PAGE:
• July 17, 2021

Pioneer women’s clothing and shoes, pioneer medical innovations, pioneer medicine

New Zealand’s Pioneers are the first people in the world to be credited with inventing the first modern hospital gown, a surgical mask and even the first surgical vacuum.

In 1903, a woman named Martha Latham made her debut at a sewing workshop in the town of Whakapapa in New Zealand, where she was working as a seamstress.

It was there that she found the perfect garment for her first sewing job.

Her husband, William, a tailor, was working at a nearby workshop.

He had just finished a coat for his sister and thought that the dress might work.

Martha asked her husband what he thought about the suit.

He said: ‘It suits me fine.

I’ve never seen anything like it.’

Martha and William Latham became the first members of the Latham family to be awarded a patent for their invention.

The patent was first issued in 1910.

The Lathams were the first to patent the suit and, for the next 40 years, they invented some of the first things that people used to cleanse their bodies.

In 1924, Martha Lytham was diagnosed with breast cancer.

As a result of her cancer diagnosis, she had to wear a large surgical mask during surgery.

She was left in the dark as to how to make her own medical equipment and, at the time, a vacuum was not available.

She was not alone.

In 1926, William Lythams wife, Jane, had a similar diagnosis.

He also felt that his wife had a good suit to wear and asked her to sew it.

Jane Lytharms sewing skills were soon copied by other seamstresses in New South Wales and Victoria, and in 1928, the Lythars became the founders of the New Zealand Company of Pioneers.

Jane and William started out sewing, making clothes for their own families.

Jane Lytharth was the first person to be made into a pioneer.

She worked at the hospital where she first started sewing and, in the late 1930s, became the hospital’s first nurse.

The Lytharms were also the first woman to have her own personal surgeon.

Martha Litharth’s first operation was in 1938 and her second surgery was in 1940.

In the early 1950s, the New South Welsh government introduced a national surgical programme that was funded by the Lothars.

The new scheme, known as the National Surgical Training Scheme, included an apprenticeship scheme for young women.

Jane also became the youngest nurse at the New England Hospital.

She also became a nurse practitioner at the same hospital.

In 1954, the first of five pioneering doctors, Dr Stephen Smith, was appointed to the Royal New Zealand College of Surgeons.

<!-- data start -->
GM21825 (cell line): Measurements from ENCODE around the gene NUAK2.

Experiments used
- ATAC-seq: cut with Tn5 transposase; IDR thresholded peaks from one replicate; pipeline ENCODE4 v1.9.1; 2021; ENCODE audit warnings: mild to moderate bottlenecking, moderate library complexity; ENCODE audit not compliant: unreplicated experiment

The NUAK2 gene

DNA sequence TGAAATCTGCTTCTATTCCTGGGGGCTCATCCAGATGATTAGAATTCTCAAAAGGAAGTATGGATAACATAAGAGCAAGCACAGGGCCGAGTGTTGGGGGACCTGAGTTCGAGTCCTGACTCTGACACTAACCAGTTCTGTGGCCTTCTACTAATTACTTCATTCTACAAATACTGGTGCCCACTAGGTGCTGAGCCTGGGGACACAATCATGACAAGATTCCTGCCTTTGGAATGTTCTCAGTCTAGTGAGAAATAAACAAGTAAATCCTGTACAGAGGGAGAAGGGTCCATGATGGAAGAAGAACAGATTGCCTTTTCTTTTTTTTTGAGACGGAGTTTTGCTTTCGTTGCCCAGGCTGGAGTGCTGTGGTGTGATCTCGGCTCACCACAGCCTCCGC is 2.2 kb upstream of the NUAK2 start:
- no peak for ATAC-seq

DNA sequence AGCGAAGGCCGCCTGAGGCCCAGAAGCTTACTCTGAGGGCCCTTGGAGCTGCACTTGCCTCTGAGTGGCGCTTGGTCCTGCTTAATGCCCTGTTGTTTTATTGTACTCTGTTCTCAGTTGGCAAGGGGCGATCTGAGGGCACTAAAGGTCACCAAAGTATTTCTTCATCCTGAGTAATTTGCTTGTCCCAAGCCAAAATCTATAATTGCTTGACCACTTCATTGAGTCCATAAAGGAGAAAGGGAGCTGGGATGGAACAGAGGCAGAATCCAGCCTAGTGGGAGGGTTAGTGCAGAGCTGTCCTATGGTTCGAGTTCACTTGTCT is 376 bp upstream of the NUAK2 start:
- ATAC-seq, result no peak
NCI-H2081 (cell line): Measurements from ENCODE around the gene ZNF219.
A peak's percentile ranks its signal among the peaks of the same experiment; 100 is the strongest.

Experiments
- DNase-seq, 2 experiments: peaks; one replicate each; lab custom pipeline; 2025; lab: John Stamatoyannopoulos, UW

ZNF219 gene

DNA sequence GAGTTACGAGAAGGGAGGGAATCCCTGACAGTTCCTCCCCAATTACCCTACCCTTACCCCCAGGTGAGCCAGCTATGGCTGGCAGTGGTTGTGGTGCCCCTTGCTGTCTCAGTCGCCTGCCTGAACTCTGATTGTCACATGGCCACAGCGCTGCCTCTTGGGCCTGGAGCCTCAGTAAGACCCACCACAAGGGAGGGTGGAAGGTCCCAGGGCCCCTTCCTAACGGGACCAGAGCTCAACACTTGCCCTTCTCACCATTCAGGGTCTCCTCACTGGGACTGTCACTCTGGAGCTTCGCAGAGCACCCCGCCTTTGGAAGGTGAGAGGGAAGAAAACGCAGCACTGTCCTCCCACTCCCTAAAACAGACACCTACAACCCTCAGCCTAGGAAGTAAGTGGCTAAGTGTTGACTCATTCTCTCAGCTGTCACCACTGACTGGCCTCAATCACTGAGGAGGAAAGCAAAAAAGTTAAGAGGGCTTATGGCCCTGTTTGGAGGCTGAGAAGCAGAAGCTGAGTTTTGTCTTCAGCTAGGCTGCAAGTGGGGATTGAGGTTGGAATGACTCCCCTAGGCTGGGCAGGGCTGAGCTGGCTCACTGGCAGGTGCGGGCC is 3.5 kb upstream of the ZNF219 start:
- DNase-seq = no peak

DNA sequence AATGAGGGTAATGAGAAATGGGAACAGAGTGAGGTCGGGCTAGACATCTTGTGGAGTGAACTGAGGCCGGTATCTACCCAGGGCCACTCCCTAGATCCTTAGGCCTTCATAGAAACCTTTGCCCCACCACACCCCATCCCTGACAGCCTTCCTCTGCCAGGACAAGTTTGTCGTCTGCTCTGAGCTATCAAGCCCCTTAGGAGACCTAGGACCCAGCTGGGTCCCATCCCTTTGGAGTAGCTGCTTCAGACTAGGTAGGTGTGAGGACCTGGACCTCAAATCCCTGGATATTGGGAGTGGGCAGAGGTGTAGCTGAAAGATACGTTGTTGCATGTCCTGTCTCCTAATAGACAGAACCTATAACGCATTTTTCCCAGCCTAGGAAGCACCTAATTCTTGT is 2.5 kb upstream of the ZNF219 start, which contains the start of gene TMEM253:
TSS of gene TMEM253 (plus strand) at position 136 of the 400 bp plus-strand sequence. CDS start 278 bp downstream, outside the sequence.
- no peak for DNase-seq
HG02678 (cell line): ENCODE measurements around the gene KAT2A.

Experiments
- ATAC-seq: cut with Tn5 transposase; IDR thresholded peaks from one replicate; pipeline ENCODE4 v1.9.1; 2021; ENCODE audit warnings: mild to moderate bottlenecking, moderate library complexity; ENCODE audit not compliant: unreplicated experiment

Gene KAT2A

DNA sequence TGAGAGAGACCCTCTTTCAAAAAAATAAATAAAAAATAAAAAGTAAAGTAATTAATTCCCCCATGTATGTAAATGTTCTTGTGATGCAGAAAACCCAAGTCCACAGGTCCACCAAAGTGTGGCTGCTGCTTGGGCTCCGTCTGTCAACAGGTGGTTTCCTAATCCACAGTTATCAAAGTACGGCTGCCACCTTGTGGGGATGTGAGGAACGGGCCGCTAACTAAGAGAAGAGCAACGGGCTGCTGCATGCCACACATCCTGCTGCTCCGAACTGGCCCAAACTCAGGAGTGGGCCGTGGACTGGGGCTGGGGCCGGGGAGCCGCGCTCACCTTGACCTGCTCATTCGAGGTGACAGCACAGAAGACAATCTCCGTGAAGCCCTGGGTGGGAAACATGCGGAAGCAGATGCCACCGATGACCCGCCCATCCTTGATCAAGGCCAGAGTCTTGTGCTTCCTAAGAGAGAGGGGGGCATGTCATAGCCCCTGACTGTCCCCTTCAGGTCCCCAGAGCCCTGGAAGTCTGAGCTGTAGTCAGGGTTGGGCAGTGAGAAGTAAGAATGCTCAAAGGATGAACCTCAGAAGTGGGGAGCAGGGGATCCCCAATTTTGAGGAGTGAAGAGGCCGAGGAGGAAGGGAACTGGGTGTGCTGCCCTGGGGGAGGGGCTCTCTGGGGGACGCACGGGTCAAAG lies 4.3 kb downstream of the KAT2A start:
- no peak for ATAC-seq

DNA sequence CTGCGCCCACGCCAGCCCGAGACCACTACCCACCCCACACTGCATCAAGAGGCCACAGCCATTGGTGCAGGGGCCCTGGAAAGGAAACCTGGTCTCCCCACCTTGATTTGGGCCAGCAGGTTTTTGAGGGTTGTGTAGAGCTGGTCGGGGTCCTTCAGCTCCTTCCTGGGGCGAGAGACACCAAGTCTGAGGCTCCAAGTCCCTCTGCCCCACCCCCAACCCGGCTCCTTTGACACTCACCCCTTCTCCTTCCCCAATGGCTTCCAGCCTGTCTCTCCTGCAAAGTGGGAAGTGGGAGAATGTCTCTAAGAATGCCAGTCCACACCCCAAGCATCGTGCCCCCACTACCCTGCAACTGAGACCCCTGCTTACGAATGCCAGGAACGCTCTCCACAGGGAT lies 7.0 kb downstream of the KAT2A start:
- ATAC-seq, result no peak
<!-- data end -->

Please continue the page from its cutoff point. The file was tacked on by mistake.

Smith had been an assistant professor at the University of Auckland when the Lithsons moved to the town.

He was a medical anthropologist and a pioneer in the field of anthropology.

In 1955, he was appointed Chief Medical Officer of the Royal College of New Zealand (RCNZ).

He was also a pioneer for the use of antibiotics, a breakthrough that was to change medicine for the better.

The New South New Zealand Medical Association (NSNMMA) was formed in 1957.

In 1958, the NNMMA became the largest hospital professional body in the country.

It also became responsible for establishing the first postgraduate medical degree for postgraduate doctors.

Dr Smith’s appointment as Chief Medical officer of the RNZMA was made the following year.

The first nurse to be trained in a surgical theatre was Dr John Curnoe, who joined the Royal Australasian College of Physicians in 1960.

He and his colleague Dr Helen Gage moved to New Zealand in 1962 and opened the first clinic at the Royal Otago Hospital in 1964.

Curnoe and Gage had been working at Otago University Medical School in Dunedin when they first heard about the possibility of setting up a surgical training centre in New England.

They were able to convince the school to fund the $200,000 (£125,000) cost of a two-year training course.

The Otago College of Nurses also funded the $100,000 costs.

The Royal New England College of Doctors (RNECD) was established in 1964 and became the country’s first post-graduate medical school.

It has now trained more than 200,000 people, and the training programme has been extended by about a third to include more areas of specialisation.

The RNECD has also expanded its role to include the Royal Auckland Hospital.

It now runs a training programme for primary care staff in the hospital.

The postgraduate degree is a significant step forward for the field and is a reflection of the work of the pioneers, the RNEPD said in a statement.

It was established to promote and sustain the profession in the area of health care, it said.

New Zealand is a country where the pioneers are remembered, and it is an important part of the country and the country is